Well, I guess I'll try a drill chuck first :-) If all else fails, I've got a permanently mounted drill chuck on a BT40 shank :-)
Thanks. -Ralph
Reply to
rpseguin
(...)
Thanks, Ed.
I was completely unaware of that.
--Winston
Reply to
Winston
Conduction / radiation was the path I was thinking of.
Perhaps that would not work at all. Who knows? :)
Maybe instead, a ceramic holder for the collet bodies to position them above the business area of the inductor? Where did I put those demitasse cups?
:)
--Winston
Reply to
Winston
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A lot of good free information available however to get the more detailed technical data you be asked to fill out a form with your contact information.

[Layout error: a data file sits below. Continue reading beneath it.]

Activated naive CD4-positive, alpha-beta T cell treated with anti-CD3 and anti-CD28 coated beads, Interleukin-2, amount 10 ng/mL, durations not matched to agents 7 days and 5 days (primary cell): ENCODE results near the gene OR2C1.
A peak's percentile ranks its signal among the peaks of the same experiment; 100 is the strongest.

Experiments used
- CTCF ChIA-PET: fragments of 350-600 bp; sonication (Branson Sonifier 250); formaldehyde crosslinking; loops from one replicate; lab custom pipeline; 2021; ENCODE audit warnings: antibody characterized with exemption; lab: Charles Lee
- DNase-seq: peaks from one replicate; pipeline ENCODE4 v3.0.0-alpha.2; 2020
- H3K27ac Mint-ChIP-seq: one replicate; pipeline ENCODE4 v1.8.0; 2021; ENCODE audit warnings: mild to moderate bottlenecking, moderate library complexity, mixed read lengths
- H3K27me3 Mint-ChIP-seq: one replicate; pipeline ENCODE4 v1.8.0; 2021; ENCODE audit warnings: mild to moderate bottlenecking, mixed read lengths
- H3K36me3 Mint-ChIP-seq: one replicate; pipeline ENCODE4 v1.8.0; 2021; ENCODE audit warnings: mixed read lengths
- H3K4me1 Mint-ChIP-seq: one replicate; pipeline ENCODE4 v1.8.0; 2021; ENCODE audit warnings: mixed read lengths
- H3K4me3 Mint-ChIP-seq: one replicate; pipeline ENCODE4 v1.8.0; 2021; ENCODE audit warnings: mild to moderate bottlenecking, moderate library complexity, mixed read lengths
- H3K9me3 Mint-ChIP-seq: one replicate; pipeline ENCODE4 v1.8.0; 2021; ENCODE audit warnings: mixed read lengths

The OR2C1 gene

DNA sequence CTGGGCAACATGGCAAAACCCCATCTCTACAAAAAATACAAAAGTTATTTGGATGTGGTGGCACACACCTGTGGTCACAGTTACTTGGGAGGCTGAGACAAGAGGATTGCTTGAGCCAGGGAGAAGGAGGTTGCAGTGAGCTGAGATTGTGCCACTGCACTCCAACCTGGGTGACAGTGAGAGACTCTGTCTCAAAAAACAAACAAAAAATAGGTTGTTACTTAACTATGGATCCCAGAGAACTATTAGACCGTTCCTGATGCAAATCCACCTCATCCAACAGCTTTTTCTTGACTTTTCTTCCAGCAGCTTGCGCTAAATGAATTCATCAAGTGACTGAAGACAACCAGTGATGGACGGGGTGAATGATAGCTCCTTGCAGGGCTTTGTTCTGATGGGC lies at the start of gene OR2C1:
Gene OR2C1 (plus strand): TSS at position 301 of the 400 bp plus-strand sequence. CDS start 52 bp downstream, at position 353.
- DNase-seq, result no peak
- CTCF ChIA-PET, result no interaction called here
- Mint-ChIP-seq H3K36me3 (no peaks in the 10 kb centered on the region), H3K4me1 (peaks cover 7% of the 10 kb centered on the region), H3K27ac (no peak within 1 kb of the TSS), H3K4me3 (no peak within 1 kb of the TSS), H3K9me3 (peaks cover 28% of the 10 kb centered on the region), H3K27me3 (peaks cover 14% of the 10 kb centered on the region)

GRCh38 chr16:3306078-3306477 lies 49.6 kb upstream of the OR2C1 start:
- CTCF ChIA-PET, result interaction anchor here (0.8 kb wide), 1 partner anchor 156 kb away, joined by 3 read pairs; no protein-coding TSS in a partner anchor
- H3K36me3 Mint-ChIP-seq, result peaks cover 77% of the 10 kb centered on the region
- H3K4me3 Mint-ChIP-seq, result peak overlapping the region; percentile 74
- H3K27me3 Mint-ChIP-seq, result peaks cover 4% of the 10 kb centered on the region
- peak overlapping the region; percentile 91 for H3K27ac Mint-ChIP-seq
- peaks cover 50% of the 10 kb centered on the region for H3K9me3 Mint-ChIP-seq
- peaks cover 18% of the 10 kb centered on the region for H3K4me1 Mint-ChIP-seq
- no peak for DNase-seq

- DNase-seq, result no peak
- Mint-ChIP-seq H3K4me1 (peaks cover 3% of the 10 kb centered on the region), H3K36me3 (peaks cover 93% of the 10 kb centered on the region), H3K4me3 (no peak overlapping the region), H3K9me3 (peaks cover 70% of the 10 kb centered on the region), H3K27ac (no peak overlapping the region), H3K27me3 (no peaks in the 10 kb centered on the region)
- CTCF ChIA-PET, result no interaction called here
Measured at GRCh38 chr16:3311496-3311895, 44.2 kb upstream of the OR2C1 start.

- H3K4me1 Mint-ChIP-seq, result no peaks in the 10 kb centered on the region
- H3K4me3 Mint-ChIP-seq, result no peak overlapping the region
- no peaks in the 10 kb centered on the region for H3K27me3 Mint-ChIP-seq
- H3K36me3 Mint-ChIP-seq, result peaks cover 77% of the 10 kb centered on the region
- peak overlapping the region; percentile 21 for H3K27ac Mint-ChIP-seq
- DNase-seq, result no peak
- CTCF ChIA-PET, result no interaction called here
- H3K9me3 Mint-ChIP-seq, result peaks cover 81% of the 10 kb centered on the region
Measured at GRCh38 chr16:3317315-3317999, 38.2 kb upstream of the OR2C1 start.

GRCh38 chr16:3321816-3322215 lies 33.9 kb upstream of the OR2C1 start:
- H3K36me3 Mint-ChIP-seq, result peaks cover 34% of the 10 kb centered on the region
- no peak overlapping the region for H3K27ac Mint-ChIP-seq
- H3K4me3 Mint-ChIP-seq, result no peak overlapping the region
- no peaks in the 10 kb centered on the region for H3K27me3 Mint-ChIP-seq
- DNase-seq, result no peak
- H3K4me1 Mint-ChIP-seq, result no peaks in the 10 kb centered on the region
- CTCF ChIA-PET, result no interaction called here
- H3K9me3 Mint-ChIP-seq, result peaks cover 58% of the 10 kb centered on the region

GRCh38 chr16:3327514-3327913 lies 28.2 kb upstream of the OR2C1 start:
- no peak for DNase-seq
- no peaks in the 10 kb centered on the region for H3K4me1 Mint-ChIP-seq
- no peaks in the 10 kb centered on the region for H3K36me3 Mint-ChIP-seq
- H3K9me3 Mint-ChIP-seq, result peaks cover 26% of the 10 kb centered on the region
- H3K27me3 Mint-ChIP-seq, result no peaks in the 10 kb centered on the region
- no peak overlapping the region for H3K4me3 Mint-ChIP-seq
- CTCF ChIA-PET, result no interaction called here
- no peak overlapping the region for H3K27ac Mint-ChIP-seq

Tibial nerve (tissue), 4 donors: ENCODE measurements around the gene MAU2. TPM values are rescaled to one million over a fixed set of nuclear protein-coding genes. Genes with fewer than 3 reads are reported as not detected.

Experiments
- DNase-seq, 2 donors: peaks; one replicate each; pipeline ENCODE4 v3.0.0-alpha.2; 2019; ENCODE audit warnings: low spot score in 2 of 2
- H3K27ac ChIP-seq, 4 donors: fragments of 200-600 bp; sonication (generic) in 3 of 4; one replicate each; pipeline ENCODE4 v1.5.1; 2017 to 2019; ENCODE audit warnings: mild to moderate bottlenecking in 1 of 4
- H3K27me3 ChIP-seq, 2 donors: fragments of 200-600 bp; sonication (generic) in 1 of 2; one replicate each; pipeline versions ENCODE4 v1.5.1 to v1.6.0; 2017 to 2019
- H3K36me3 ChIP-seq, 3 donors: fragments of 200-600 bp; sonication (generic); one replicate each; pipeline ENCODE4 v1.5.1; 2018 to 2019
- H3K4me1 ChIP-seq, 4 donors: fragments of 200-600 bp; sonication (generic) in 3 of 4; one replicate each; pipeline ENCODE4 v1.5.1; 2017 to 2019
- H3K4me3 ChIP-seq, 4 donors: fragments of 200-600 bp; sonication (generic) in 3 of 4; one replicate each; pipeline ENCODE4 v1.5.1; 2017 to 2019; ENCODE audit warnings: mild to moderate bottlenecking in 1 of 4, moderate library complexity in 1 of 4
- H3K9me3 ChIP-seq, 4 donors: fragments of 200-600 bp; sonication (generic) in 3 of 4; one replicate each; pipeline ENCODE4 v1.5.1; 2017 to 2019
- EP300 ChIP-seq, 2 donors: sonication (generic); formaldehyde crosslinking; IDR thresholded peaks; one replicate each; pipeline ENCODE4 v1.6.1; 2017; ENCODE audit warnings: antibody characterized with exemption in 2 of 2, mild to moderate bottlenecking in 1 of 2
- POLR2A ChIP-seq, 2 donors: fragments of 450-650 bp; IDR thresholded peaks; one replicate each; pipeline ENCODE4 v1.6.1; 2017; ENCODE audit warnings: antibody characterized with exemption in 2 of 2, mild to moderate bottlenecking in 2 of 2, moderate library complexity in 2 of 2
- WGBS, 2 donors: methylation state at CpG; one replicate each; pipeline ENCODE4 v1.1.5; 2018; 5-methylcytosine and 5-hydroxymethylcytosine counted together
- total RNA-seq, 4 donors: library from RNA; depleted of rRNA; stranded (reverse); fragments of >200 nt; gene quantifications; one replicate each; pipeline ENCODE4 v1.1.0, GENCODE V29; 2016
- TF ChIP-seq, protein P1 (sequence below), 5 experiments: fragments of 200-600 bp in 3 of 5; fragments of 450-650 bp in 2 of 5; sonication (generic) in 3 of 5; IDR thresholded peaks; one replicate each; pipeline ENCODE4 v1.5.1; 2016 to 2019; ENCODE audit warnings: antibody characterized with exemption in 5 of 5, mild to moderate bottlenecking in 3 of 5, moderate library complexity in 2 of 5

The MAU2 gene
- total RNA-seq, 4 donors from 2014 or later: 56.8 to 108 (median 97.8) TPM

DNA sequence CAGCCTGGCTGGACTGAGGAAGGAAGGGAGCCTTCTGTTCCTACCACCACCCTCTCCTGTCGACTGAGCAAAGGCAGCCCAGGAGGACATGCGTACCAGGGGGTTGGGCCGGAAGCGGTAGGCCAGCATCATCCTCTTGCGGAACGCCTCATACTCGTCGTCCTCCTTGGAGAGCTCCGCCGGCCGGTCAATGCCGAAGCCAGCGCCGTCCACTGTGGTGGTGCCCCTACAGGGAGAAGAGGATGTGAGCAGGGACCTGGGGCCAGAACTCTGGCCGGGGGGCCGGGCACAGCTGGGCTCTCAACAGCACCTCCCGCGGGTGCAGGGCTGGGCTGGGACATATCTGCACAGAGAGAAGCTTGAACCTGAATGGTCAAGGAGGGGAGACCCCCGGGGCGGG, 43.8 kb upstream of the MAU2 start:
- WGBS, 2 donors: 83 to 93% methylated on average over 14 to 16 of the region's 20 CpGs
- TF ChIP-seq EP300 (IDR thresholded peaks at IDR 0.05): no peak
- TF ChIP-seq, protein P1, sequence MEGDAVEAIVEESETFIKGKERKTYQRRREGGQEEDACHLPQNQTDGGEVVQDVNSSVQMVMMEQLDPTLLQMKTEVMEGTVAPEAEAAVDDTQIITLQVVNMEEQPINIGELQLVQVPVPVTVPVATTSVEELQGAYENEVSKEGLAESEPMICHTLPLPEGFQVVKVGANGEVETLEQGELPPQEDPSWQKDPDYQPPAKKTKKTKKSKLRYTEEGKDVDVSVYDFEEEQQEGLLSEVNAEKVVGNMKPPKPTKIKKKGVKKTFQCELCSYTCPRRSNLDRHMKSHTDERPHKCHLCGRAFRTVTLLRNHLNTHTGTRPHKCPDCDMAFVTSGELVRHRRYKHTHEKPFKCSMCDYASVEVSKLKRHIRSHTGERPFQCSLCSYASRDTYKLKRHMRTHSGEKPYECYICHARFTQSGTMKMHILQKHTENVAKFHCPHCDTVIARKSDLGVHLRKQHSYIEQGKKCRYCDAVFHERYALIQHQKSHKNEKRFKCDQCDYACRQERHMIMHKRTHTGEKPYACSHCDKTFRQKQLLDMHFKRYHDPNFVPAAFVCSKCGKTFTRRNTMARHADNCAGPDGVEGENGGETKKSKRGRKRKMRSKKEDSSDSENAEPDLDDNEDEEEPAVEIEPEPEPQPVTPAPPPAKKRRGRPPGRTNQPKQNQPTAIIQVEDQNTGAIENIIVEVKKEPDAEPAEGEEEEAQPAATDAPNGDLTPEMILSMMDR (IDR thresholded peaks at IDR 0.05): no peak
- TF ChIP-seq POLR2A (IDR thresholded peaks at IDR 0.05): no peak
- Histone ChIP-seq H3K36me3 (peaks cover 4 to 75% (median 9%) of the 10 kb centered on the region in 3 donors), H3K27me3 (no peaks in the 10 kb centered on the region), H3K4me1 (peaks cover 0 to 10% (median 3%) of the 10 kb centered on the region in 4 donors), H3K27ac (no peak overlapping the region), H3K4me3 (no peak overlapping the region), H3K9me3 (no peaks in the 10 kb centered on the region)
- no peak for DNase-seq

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Tom
Reply to
brewertr
They avoid heating the tool by heating the holder so fast that heat doesn't have a chance to conduct in to the tool shank. If it does, you're a dead duck when you try to get the tool out.
The clamping results in a very tight interference fit, so conduction between the holder and the tool is practically uninterrupted. You don't gain any significant edge from the transition between toolholder and tool insulating the two from each other. The bore of the tooholder is actually cool enough to touch, as is the tool shank, at the instant the holder releases its grip. Power is critical and the timing for applying the removal force is critical. They work in seconds.
Ha! Well, that would solve the problem.